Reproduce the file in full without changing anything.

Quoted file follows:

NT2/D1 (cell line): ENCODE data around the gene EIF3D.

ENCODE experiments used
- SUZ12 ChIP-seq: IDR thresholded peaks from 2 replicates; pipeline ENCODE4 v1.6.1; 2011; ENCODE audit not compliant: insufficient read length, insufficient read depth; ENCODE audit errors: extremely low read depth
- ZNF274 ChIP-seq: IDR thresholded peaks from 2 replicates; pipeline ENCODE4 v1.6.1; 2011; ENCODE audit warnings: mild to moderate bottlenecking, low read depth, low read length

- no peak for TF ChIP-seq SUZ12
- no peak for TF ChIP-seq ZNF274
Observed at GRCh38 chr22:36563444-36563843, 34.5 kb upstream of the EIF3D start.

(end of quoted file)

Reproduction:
NT2/D1 (cell line): ENCODE data around the gene EIF3D.

ENCODE experiments used
- SUZ12 ChIP-seq: IDR thresholded peaks from 2 replicates; pipeline ENCODE4 v1.6.1; 2011; ENCODE audit not compliant: insufficient read length, insufficient read depth; ENCODE audit errors: extremely low read depth
- ZNF274 ChIP-seq: IDR thresholded peaks from 2 replicates; pipeline ENCODE4 v1.6.1; 2011; ENCODE audit warnings: mild to moderate bottlenecking, low read depth, low read length

- no peak for TF ChIP-seq SUZ12
- no peak for TF ChIP-seq ZNF274
Observed at GRCh38 chr22:36563444-36563843, 34.5 kb upstream of the EIF3D start.